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Why Brexit? Because Empire.

Imperial nostalgia is at the heart of the Brexit controversy.

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Around the WorldPolitics & PowerRace & EmpireResearch & Opinion

Why Brexit? Because Empire.

Imperial nostalgia is at the heart of the Brexit controversy.

Read more

return to all posts

Around the WorldPolitics & PowerRace & EmpireResearch & Opinion
Political cartoon depicting a Britich Workman huddling from the cold wind of Free trade, while his wife cries at home.
Liberal Unionist Party poster depicting the perils of following a free trade policy, 1905-1906

Imperial nostalgia is at the heart of the Brexit controversy.

Before he became Prime Minister of the United Kingdom, Boris Johnson was Mayor of London, Foreign Secretary, and a loud supporter of the Brexit movement. Educated at both Eton College and then Oxford University, his beliefs about British exceptionalism are often expounded in his public speeches.

During the Conservative Party conference in 2017, Johnson laid out his ideals of the British future – alongside his rosy belief about its past:

“The only way to win the future is… not to abandon globalisation but to play our part, as we always have, in making the world safer and freer – and therefore more prosperous.”

Britain has been alive with debate, arguments, and controversies since the result of the Brexit referendum in June 2016. The slim majority vote (51.9%) which initiated the impending exit of Britain from the European Union has dragged parliament into an endless cycle of shouting, posturing, and all-around raucous chaos.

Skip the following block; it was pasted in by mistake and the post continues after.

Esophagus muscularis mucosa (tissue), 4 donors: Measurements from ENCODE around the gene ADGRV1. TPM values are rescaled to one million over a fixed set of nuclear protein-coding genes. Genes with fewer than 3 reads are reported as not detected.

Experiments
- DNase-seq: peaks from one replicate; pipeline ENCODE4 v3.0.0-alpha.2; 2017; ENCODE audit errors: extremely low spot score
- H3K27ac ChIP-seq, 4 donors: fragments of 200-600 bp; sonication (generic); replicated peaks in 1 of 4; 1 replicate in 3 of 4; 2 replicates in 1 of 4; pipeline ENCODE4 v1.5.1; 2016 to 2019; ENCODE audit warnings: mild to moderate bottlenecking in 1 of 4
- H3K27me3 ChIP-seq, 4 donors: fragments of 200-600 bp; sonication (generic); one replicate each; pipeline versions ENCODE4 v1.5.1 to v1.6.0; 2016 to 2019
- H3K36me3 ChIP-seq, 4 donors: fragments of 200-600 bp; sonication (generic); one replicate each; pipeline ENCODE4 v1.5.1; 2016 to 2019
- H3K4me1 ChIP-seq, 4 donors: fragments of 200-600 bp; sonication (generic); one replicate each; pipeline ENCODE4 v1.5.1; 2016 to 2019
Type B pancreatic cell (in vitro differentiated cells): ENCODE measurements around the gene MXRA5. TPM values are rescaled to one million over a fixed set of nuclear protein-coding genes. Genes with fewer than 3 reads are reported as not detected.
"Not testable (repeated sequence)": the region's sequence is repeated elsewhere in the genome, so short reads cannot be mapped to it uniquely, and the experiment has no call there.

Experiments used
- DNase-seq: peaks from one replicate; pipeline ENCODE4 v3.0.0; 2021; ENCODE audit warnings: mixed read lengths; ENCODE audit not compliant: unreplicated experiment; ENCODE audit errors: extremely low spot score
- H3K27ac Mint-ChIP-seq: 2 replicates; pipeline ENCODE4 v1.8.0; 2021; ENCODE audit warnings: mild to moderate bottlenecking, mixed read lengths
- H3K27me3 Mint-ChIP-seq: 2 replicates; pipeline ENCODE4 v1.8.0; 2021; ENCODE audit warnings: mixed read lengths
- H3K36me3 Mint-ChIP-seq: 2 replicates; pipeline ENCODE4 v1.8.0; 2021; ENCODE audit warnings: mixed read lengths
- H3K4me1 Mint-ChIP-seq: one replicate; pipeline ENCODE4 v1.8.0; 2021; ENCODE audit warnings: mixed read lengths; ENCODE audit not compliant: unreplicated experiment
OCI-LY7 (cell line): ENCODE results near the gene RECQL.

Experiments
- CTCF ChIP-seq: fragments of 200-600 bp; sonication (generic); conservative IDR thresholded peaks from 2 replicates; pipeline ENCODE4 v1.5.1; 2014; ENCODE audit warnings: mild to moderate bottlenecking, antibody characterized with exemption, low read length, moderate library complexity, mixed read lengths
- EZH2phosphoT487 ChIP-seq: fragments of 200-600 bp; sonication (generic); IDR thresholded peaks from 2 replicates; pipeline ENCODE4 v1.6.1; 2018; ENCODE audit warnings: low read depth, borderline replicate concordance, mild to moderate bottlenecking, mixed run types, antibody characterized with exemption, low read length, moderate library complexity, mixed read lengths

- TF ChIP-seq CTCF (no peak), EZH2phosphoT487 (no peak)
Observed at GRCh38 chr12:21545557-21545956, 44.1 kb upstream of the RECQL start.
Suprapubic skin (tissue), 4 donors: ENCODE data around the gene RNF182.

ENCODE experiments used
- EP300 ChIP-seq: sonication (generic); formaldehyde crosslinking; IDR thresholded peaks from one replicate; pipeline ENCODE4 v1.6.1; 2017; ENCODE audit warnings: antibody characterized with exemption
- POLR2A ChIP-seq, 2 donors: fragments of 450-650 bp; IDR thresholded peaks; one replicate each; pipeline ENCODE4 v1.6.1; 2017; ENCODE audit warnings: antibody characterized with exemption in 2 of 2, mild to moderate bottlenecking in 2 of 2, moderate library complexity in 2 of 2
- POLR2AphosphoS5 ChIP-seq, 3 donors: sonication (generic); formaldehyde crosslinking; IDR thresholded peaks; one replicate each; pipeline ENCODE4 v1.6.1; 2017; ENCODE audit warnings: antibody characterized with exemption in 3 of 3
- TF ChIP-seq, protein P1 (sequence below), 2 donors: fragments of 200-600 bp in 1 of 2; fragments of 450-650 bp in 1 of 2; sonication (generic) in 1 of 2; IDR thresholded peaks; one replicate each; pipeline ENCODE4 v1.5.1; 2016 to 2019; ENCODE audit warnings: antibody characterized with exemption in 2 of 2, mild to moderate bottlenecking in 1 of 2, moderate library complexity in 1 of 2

As we watch the constant turmoil of Brexit politics, many of us sit here wondering, why?

The rhetoric promoted by politicians and Brexit supporters has been very clear: Britain has lost its former prominence and its place in the world.

Arguments for Brexit expounded the loss of British sovereignty and economic independence. Polls on the day of the referendum found that nearly half of leave voters believed important decisions about the UK market were dominated by the EU. The more emotional arguments were based on nationalism and a belief that Britain was accepting too many immigrants.

All of these reasons demonstrate a longing for the prominence and control that came with the imperial past. The economic status of Britain was created through its imperial power and the wealth of overseas colonies. For politicians such as Boris Johnson and Nigel Farage, it could regain that glory by reconnecting with these territories.

An old postcard with a steaming war ship, while a naval officer is shown with a verse from the song 'Rule Britannia.'
Maritime Postcard from the Early 20th century

The implications of Johnson’s words are clear:

to play our part, as we always have, in making the world safer and freer…’

Britain is seeking to re-establish its Commonwealth power.

The United Kingdom’s top financial place in the world today is well recognised. Comprising 3.3% of world GDP, it is ranked as the 6th largest national economy in the world by nominal GDP.